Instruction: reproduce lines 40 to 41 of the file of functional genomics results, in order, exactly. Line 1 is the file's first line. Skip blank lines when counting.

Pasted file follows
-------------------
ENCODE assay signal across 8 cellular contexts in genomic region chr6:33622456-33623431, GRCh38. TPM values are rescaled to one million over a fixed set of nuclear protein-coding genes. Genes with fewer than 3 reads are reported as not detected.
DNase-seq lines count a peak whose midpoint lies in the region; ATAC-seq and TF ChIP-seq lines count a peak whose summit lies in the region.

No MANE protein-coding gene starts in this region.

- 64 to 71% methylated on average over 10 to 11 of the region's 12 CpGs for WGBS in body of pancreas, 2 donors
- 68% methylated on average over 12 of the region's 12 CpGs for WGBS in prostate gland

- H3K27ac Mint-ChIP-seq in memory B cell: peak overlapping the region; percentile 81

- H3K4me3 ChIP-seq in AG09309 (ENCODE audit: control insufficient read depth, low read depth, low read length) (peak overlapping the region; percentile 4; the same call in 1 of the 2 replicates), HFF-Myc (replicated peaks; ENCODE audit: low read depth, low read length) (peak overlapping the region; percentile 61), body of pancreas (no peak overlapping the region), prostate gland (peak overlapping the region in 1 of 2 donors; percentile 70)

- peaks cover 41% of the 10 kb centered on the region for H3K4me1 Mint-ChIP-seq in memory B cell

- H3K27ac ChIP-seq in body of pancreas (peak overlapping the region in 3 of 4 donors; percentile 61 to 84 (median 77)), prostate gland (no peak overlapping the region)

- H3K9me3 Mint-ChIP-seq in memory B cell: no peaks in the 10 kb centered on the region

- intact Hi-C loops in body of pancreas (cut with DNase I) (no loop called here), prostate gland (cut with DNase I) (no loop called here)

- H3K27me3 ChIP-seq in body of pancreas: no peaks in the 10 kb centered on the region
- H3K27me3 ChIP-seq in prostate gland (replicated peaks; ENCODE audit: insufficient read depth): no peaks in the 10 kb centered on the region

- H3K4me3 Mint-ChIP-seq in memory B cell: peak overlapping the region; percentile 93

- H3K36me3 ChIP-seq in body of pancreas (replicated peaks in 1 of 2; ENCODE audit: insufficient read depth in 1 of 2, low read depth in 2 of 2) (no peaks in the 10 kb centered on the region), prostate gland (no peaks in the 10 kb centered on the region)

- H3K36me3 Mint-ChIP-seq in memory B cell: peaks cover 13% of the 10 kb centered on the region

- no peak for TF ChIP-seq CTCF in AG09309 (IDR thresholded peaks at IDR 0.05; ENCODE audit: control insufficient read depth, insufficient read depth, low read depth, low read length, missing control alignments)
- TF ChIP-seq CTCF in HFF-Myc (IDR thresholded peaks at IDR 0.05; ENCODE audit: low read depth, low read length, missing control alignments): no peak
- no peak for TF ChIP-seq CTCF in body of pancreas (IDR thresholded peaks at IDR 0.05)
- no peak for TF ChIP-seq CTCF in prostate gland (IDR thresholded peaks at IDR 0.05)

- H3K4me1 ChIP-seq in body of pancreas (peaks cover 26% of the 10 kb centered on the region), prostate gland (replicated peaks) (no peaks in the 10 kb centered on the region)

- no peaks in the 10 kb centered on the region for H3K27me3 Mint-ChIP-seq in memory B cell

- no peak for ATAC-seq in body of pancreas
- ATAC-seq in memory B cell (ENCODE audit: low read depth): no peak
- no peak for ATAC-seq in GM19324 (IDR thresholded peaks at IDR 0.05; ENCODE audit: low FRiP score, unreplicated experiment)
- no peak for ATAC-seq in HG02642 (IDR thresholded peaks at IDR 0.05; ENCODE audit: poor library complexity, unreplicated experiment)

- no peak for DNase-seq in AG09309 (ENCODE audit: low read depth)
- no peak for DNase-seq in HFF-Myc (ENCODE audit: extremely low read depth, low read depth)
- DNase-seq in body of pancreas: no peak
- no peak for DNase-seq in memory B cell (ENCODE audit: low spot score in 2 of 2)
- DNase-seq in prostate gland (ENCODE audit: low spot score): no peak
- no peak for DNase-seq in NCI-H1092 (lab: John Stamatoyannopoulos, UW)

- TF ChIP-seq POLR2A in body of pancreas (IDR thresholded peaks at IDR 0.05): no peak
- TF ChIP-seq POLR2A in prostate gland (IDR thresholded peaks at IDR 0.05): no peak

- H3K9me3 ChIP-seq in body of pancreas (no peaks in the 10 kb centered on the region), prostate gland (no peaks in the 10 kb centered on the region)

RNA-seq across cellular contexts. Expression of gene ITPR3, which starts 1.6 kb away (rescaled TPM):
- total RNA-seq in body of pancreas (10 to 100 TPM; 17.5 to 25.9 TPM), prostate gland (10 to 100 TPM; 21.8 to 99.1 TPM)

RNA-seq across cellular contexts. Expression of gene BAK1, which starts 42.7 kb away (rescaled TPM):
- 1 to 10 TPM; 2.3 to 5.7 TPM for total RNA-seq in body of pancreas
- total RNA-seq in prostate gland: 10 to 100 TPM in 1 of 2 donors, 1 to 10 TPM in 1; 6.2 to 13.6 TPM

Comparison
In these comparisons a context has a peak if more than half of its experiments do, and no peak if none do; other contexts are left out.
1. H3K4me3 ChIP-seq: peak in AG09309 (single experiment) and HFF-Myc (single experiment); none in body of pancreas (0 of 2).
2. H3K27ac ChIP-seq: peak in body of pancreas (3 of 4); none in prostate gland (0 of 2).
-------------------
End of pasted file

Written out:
- total RNA-seq in prostate gland: 10 to 100 TPM in 1 of 2 donors, 1 to 10 TPM in 1; 6.2 to 13.6 TPM

Comparison